Director: john Krokidas
Starring: Daniel Radcliffe, Dane DeHaan, Michael C. Hall, Elizabeth Olsen, Ben Foster, Jennifer Jason Leigh . USA . 1h 35m
A sort of coming of age of the Beat Poets, Kill Your Darlings presents a “as they were” to the major literary movement. Krokidas uses a small time 1940’s murder as a feature to lead into how these soon to be famous writers first met. He romanticize everything, including all the negative aspects of the characters, their argumentative nature and self destructive tendencies are all keys of inspiration but the film wallows in a faux nostalgia and sensationalism rather than digging deeper to provide a better insight.
The outspoken provocative leader of the gang is played by Dane DeHaan, a riveting performance as he reveals the many facets of Lucien Carr, the Columbia University student who take freshmen Ginsberg (Radcliffe) under his wing, navigating their seedy world of sex, drugs and Jazz, yet the top billing goes to Radcliffe, as he attempts to drop his Harry Potter career behind him yet again. Lucien’s character brings danger and excitement to the movie, his inert needs to escape his parents influence and be something new causes a dysfunction within him and chaos all around.
As Ginsberg goes further down the rabbit hole, he starts to idolise the writers for all the new qualities that he’s learning about, and it’s a steep curve. But when you’re dealing with such diverse people such as the dapper William Burroughs (Foster) you can understand the debauchery that is soon to come, and with the addition of a love triangle and rivalry things become … unhinged. Avoiding trouble like the Teflon Don and playing everyone off against each other, Carr has a talent for building tension between his booze soaked peers.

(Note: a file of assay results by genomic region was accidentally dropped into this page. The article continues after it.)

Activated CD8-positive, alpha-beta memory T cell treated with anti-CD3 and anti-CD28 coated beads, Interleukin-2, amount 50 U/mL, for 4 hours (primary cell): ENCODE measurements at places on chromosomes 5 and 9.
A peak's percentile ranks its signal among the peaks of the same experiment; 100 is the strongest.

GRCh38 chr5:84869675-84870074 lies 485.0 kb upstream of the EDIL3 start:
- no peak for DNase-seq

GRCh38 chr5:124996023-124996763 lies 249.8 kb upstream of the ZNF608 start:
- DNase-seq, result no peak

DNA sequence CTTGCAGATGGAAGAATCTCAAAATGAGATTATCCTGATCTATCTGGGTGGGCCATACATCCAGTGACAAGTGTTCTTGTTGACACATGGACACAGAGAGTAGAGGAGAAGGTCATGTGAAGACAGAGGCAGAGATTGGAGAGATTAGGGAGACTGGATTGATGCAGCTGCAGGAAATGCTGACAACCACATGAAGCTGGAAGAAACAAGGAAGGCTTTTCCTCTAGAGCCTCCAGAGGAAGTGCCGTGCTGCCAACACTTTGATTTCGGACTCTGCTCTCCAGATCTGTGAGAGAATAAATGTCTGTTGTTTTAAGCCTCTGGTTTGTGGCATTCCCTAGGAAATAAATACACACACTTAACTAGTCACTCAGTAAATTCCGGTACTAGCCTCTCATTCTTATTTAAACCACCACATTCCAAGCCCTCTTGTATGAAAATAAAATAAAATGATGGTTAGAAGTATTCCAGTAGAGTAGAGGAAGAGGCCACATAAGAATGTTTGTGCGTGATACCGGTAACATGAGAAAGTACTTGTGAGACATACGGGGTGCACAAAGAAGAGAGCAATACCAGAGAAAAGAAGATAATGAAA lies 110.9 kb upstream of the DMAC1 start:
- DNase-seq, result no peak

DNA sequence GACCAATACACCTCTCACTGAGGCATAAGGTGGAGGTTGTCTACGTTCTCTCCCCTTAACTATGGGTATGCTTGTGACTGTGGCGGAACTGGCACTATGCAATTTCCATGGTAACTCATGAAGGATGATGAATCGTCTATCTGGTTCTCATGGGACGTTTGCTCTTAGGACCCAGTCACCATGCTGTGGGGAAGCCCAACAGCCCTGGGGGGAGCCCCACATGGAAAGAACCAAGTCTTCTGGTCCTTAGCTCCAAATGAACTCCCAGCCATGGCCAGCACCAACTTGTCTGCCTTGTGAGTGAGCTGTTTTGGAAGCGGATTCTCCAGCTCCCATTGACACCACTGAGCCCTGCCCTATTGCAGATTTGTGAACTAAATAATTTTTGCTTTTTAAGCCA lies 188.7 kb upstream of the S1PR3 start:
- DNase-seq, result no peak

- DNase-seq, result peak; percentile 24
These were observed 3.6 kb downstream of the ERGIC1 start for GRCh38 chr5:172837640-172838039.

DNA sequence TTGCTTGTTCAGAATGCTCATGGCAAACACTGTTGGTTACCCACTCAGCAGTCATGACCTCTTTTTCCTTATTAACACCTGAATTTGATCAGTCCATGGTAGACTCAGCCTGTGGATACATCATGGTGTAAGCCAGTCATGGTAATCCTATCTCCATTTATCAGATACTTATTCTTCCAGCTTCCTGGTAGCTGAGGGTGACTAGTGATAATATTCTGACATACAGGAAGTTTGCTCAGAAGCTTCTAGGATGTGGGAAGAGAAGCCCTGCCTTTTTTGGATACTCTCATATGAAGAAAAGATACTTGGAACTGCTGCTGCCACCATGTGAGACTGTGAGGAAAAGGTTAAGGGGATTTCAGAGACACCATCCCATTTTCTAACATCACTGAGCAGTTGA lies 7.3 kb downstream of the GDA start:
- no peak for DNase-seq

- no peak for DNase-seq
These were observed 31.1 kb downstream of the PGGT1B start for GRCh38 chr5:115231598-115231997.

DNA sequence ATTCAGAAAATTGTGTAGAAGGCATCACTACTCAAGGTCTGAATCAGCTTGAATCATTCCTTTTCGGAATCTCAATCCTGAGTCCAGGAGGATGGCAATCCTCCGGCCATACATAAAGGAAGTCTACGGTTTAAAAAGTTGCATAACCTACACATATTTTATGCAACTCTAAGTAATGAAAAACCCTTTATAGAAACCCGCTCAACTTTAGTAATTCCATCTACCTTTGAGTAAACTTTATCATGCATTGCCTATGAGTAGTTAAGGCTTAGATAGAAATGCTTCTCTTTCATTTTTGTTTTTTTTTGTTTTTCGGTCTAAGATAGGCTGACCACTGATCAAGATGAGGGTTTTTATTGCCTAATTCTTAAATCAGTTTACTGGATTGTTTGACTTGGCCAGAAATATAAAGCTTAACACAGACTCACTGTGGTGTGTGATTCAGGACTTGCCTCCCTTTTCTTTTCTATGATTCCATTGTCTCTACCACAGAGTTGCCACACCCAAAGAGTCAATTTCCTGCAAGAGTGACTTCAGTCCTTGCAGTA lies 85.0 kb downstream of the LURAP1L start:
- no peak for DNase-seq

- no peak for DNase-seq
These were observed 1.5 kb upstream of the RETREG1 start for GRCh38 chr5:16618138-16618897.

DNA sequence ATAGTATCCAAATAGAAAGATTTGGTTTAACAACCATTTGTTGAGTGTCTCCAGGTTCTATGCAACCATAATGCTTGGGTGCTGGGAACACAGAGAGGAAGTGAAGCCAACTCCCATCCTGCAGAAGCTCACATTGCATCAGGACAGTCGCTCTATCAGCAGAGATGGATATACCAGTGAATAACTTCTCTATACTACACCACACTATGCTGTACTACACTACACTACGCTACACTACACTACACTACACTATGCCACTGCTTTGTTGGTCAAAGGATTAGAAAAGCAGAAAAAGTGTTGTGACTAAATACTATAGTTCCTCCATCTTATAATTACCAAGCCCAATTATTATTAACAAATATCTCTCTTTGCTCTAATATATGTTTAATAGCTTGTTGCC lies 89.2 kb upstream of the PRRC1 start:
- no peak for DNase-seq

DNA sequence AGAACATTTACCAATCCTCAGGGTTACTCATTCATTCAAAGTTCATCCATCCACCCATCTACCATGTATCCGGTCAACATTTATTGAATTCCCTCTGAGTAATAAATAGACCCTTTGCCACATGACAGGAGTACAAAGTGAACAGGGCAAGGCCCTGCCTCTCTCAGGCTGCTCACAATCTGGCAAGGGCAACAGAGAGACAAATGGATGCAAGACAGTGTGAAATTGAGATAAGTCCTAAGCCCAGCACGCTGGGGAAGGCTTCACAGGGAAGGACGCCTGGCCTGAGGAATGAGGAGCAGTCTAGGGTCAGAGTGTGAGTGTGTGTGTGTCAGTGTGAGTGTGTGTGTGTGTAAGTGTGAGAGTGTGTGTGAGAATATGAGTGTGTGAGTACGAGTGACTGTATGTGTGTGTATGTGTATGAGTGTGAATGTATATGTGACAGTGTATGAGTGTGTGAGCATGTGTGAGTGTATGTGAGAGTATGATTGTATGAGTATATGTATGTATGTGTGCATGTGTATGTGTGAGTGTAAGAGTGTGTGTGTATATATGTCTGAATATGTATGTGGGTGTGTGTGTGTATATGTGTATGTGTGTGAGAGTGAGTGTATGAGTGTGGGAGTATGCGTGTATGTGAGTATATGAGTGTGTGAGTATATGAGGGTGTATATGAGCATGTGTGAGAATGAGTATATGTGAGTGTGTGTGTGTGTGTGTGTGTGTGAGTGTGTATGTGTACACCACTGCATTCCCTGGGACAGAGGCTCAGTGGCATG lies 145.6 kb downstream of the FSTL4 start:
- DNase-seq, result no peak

Overall this stylish drama has a lot of energy when needed. There’s a risky midnight library raid against the backdrop of Wolf Like Me, but that’s the only real scene of anarchy abandonment, instead Krokidas, plays on the more charming aspects, almost as if he refuses to allow them to be seen in any negative light.
The period detailing is brilliant, if the film was in sepia tones it would almost play out like an original reel. The only downside is that he content is inviting but so very standard, without scraping below the surface to show the true colours.
Bursting with original hipster energy and ideas, this fact based drama sizzle within the retro atmosphere of the birth of the Beats while stylishly morphing into a bitter crime thriller seamlessly.
R: Set fire to the stars (2014) Beat (2000), Howl (2010), On the road (2012), Life (2015)
5s: Daniel Radcliffe, Dane DeHaan